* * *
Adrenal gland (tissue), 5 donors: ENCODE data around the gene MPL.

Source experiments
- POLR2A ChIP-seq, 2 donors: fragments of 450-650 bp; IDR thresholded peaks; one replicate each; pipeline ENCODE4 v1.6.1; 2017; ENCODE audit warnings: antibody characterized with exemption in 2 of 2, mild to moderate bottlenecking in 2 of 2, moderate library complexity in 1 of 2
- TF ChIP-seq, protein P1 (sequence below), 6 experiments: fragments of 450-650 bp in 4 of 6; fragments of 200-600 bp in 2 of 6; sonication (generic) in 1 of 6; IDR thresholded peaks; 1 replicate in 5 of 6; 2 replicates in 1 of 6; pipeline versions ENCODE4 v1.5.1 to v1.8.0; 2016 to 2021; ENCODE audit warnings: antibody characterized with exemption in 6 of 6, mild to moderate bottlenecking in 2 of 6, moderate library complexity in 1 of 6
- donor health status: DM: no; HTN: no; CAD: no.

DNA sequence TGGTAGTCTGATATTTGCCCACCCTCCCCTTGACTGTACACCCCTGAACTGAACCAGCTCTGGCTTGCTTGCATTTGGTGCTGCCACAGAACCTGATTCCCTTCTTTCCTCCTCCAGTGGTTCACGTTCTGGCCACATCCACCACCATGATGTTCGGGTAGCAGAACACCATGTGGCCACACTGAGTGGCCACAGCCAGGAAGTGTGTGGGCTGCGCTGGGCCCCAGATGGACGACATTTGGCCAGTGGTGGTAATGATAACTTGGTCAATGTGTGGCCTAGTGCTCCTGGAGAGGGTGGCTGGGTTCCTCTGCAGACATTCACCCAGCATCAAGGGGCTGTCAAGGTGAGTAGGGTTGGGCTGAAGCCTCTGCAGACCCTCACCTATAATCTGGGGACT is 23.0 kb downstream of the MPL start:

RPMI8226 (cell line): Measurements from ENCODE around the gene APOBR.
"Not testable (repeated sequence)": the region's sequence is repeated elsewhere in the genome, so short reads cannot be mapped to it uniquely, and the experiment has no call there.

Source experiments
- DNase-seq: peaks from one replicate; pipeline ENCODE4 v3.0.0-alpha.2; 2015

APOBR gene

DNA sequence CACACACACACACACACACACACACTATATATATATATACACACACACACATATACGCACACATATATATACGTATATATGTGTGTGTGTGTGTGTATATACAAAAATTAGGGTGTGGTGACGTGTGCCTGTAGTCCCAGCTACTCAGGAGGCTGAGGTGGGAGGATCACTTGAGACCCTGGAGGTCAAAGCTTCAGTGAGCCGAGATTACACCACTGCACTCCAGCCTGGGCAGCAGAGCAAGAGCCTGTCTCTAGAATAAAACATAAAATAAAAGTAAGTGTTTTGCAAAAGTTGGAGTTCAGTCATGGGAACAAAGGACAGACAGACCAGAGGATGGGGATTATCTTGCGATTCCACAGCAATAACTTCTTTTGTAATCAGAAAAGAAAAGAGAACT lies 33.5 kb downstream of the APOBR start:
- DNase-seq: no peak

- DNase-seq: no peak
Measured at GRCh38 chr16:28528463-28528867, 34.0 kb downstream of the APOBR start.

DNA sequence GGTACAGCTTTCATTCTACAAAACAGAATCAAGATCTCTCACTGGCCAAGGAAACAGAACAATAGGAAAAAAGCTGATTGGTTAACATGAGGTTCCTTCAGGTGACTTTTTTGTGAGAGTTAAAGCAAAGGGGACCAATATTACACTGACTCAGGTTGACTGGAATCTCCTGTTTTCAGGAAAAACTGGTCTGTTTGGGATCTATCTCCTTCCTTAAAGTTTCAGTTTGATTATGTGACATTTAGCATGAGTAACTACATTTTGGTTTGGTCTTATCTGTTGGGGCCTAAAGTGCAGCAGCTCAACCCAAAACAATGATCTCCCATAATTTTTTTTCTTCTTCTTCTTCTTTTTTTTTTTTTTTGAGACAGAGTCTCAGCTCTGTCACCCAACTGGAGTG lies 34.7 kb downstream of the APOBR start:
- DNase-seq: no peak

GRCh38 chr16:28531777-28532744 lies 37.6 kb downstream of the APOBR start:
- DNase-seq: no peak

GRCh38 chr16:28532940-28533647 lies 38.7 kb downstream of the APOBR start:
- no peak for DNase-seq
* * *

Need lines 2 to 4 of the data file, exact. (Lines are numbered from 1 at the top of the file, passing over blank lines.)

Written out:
Source experiments
- POLR2A ChIP-seq, 2 donors: fragments of 450-650 bp; IDR thresholded peaks; one replicate each; pipeline ENCODE4 v1.6.1; 2017; ENCODE audit warnings: antibody characterized with exemption in 2 of 2, mild to moderate bottlenecking in 2 of 2, moderate library complexity in 1 of 2
- TF ChIP-seq, protein P1 (sequence below), 6 experiments: fragments of 450-650 bp in 4 of 6; fragments of 200-600 bp in 2 of 6; sonication (generic) in 1 of 6; IDR thresholded peaks; 1 replicate in 5 of 6; 2 replicates in 1 of 6; pipeline versions ENCODE4 v1.5.1 to v1.8.0; 2016 to 2021; ENCODE audit warnings: antibody characterized with exemption in 6 of 6, mild to moderate bottlenecking in 2 of 6, moderate library complexity in 1 of 6